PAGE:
The thrush family of songbirds is well represented in Wisconsin and Door County. That term is not usually used, however, when most people talk about the American robin, which is perhaps our most common thrush.
These birds are in the scientific family called Turdidae, which includes bluebirds, robins and solitaires, as well as the spotted-breasted thrushes that we long to see during spring migration.
There were six Swainson’s thrushes – whose distinct, light eye ring is one of its field marks – on my lawn earlier this year. They breed in conifer forests throughout Canada and into Alaska, and there are confirmed nestings in several far-northern Wisconsin counties.
One of the Swainson’s thrushes moving around in my backyard one mid-May morning was searching for insects on the ground. Its hunting technique was to hop a few feet and then “shiver” its legs to stir up some food.
The gray-cheeked thrush nests farther north than any of the spotted-breasted thrushes. In fact, far northeastern Russia has a breeding population that, after nesting, crosses the Bering Strait and migrates south through North America.
All of the species migrate north after spending the winter in the southern U.S., Central America or South America. The earliest to arrive are the American robins, and some winters, we see a small number of robins staying in Door County. These might be birds that bred in Alaska and decided northern Wisconsin is as far as they wanted to fly for the “off-season.”
The next earliest species to arrive here is the eastern bluebird. They and the robins arrive in March to begin setting up their breeding territories. Studies have shown that migrating birds usually return to within a mile of where they were hatched and raised.
I remember fondly the first year that I lived in The Ridges Sanctuary’s Upper Range Light and learned the ethereal song of the wood thrush. Its haunting call came from the woodland, where it prefers to live. That species and the veery – another spotted-breasted thrush – have calls and songs that are mystical and memorable.
The veery has spots mainly at the neck and far upper part of its breast. The wood thrush – which nests throughout most of the state – has the most heavily spotted breast of all of these ground-dwelling birds.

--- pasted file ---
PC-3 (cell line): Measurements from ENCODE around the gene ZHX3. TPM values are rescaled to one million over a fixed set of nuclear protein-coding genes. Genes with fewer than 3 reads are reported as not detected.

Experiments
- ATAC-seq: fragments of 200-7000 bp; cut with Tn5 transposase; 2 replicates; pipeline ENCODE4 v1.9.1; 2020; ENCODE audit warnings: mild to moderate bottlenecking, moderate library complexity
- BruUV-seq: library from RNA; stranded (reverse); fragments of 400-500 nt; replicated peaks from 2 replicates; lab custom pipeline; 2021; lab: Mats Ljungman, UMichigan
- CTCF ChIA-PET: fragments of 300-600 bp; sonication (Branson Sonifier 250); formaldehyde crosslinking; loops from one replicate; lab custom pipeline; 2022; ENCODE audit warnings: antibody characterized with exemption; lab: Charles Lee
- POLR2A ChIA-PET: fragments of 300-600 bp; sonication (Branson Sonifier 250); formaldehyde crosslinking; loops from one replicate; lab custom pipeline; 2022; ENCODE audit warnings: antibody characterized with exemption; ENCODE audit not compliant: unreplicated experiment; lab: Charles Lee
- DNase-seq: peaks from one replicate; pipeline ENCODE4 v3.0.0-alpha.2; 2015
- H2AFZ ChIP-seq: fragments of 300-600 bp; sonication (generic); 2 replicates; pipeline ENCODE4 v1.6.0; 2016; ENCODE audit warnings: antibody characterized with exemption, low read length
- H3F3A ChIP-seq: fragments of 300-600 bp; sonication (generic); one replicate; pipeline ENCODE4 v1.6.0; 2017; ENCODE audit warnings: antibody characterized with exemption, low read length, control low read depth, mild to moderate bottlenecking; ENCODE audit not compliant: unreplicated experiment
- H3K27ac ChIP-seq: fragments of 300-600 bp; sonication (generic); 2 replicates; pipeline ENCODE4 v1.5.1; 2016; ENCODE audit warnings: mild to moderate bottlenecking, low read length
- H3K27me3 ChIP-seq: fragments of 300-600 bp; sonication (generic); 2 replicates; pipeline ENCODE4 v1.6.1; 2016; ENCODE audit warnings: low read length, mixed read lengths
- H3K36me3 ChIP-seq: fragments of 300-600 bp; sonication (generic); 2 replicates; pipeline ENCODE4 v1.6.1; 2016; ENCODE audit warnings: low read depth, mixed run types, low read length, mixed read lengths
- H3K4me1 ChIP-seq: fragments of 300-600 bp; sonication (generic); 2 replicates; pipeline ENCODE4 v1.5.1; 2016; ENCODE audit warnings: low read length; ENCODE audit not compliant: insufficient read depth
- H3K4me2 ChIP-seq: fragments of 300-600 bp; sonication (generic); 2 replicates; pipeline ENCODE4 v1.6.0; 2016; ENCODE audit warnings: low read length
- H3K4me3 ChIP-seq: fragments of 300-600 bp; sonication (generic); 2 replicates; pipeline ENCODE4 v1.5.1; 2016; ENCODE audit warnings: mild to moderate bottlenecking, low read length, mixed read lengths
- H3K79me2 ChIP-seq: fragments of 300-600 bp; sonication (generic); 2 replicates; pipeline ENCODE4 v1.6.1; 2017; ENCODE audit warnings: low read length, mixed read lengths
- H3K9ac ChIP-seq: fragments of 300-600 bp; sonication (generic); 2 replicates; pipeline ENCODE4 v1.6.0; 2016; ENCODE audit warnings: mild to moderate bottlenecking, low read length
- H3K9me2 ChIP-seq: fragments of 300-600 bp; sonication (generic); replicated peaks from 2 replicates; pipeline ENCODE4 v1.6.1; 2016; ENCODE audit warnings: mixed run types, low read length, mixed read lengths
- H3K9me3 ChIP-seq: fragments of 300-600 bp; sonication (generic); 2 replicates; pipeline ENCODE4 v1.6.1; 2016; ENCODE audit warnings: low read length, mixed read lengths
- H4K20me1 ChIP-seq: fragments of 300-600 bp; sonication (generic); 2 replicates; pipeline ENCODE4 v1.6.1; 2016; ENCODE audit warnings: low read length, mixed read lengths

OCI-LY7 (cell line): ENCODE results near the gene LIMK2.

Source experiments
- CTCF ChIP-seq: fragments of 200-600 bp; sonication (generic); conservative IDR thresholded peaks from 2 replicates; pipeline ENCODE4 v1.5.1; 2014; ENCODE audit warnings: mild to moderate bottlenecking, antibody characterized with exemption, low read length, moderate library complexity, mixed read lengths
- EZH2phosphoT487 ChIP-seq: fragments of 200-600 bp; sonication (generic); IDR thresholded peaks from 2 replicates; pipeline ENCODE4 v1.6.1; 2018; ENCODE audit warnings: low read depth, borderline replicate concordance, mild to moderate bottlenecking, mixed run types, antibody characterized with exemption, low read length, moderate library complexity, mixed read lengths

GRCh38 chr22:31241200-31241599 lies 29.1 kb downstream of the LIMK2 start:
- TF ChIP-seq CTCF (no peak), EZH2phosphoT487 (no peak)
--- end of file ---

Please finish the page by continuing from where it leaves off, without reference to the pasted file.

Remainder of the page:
A member of this tribe, the hermit thrush, has nested in my woods – or at least was present for much of the summer – for many years. This bird has a definite rusty tail, which makes it one of the easiest to identify. I would watch for it to come to the shallow satellite dish soon after sunset to take its bedtime bath.
Hermit thrushes breed mainly in the northern part of Wisconsin. Their song is not quite as robust as that of the wood thrush, but it is nonetheless beautiful. We used to hear them singing in the woods of the northern sections of Whitefish Dunes State Park.
The hermit thrush is the only one of the group known to slowly raise and lower its tail repeatedly as it perches. We also find that it is often the earliest of the spotted-breasted thrushes to migrate north, often by very early April, and the last to move south in autumn. A hermit thrush was seen on two of our Christmas bird counts in the Brussels circle: one in 1999 and another in 2019.
The rusty plumaged veery prefers to dwell in low wetland woods and brushy creeks. We used to hear them when we biked along County Q north of Baileys Harbor. Its song is so unusual: It sounds like someone playing a xylophone with mallets going up and down the scale at the same time.
Eastern bluebirds are the favorite open-country species in the thrush family that nests in our area. Unlike most others that nest on the ground or in tree branches, the bluebird is a cavity nester. That’s why we build lots of nest boxes to help them thrive.
We who volunteer with the Bluebird Restoration Association of Wisconsin learned that bluebirds’ intestines grow longer in autumn to accommodate a diet of fruits during the winter when live insects are not as abundant. While studying the thrushes, the Birder’s Handbook says that most other species in this clan feed on fruit as part of their winter diet.
Get outside in the proper habitats to learn the songs of the thrushes, and do all you can to ensure their survival by supporting groups that save wetlands and woods, where these musical birds live.